Salvatore Ambrosino, Southern Editor
Nov. 9, 2022
In the Eleanor Searle Drawing Room, students from FSC’s political science department followed national polling and offered close analysis on the results of the high-stakes Nov. 8 midterm elections.
The results of the elections will influence the political majorities of U.S. Congress. While control of the U.S. Senate is nearly out of reach, Republicans still eye control of the House of Representatives.
Although Republicans are said to have underperformed nationwide, they gained unprecedented ground in Florida. Republican voters flipped congressional seats in Tampa Bay and across the state, totaling 20 seats out of Florida’s 28. Republican voters also dominated the senate and gubernatorial elections.
Polk County, Fla., the state’s seventh-largest Republican-voting county, remained reliably Republican on Election Day. By 10 p.m. on election night, it was clear that Polk County’s voters had cast their ballots decisively in favor of all Republican incumbents on the ballot. This happened while the city areas of Hillsborough and Miami-Dade counties experienced unprecedented slides to the Republican Party.
Senator Marco Rubio won over Fla. District 10 Democrat Val Demings by 17 percentage points statewide—equating to a little under a million and a half votes. However, in Polk County, Demings lost by 27 percentage points, the second-largest gap between her and Rubio in the state’s 10 most populated counties.
Winning big in Demings’s vacated seat was progressive activist Maxwell Alejandro Frost, 25, who made history as the first Generation Z member of Congress. Before campaigning for a seat in the House of Representatives, Frost was the national organizing director for March for our Lives, the student-led demonstration opposing gun violence in a 2018 march on Washington D.C.
In the newly drawn Fla. Congressional District 18, Republican Scott Franklin gapped his Independent opponent Keith Hayden by over 100,000 votes, keeping one of Polk County’s seats in the U.S. House of Representatives. The other was kept by incumbent Democrat Darren Soto of District 9, representing the northeastern part of the county, though with his main voter base being in left-leaning Osceola and Orange counties.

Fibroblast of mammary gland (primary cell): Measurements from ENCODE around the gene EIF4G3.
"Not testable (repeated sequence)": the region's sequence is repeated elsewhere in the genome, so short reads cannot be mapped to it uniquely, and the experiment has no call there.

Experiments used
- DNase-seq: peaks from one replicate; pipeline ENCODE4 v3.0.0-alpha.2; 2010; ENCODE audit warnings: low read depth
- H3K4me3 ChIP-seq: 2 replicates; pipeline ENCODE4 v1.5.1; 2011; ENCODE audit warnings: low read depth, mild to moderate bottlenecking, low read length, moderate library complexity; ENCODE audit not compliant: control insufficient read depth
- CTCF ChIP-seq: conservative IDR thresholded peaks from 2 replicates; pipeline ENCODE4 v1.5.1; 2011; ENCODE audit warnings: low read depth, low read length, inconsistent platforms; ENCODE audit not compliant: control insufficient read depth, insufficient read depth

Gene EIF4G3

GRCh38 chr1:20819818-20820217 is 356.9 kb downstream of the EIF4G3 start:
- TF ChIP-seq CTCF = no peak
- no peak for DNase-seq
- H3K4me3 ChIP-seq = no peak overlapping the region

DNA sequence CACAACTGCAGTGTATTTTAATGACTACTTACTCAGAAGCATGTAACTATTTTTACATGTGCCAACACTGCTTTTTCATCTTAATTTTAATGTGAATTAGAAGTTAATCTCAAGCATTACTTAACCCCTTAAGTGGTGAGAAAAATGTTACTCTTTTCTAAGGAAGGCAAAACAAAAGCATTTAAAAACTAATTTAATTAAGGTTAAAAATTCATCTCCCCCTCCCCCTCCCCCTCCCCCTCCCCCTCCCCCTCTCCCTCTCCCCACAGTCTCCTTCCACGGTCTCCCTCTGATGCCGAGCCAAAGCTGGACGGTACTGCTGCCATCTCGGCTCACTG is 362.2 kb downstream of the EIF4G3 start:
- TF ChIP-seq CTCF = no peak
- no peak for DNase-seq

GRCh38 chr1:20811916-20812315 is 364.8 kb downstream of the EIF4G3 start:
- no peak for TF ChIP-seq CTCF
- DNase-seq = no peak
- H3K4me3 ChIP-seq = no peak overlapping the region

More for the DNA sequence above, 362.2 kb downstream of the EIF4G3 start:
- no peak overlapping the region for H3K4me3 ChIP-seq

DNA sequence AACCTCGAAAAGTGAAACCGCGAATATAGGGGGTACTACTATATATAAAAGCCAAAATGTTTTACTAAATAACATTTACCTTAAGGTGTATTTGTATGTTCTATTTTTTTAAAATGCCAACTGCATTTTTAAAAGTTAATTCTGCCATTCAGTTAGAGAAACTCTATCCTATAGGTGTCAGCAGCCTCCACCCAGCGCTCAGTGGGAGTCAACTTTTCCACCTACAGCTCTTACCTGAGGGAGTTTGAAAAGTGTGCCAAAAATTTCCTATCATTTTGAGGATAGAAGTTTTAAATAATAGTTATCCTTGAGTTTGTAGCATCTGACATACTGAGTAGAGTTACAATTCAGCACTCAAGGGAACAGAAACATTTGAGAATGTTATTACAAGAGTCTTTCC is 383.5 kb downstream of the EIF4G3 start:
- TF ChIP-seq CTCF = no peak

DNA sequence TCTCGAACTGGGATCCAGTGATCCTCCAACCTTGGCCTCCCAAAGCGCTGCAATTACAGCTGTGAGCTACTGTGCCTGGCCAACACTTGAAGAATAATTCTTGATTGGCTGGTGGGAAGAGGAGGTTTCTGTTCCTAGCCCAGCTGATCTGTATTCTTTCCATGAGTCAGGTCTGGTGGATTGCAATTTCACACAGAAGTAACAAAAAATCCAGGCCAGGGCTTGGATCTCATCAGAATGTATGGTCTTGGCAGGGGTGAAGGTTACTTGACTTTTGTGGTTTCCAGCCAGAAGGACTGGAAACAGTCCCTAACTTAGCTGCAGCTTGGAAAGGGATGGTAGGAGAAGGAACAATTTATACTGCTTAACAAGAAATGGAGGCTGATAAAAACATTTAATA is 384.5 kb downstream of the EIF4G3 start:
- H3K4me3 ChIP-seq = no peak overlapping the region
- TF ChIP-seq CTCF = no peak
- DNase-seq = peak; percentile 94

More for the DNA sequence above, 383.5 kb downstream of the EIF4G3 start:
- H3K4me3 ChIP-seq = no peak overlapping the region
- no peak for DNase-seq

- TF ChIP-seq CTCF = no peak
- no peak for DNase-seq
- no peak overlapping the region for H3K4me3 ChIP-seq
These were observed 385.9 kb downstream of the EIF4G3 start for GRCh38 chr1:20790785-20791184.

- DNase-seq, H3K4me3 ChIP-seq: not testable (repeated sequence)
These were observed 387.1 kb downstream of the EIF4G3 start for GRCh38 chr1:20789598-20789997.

“Incumbency means a heck of a lot,” Associate Professor of Political Science Bruce Anderson said. “We saw that with Scott who’s not particularly popular but nonetheless managed to win two terms.”
Every county in Florida voted more Republican than it had in the 2020 general election. Polk, despite always being a Republican-leaning county, also swung 13 percentage points to the right compared to 2020.
Earlier this year, Gov. Ron DeSantis redrew the congressional districts of the state following the 2020 census. Republicans, who had a 9-point lead in the old Congressional District 15 during the 2020 election, would’ve had a 20-point lead in the newly drawn Congressional District 18.
For FSC GOP member and Polk County local Emily Allen, the success is telling of the Republican Party’s growing popularity in a state still reeling from Hurricane Ian.
“I’m not surprised by the win,” Allen said. “I think we all saw at least DeSantis winning.”
DeSantis won his reelection bid over former U.S. Congressman Charlie Crist by a margin of 20 percent—mammoth compared to his narrow win in 2018, which was decided by a recount. A win this big in Florida, a state accustomed to razor-thin paths to political victory, is exceedingly rare.
“Especially after the hurricane, people are strongly confident in DeSantis and Republican candidates handling Florida issues in general,” Allen said.
Barack Obama’s campaign in Florida brought 700,000 newly registered Democrats to the state in 2008. Since then, the difference has been dwindling.
Since the 2020 election, voter registration among Republicans has surged in 52 of the state’s 67 counties. During this time, registration has stalled among Democrats, leading into a net loss of at least 300,000 Florida Democrats. On Sept. 30, for the first time in the state’s history, the number of registered Republican voters outnumbered Democrats by at least 300,000 before Election Day.
“They used to say that Republicans could meet in a telephone booth,” Anderson said. “But what you see is a monotonic increase in the number of Republican voters in Florida for the last 30 years and the Democrats have been slowly fading into the background.”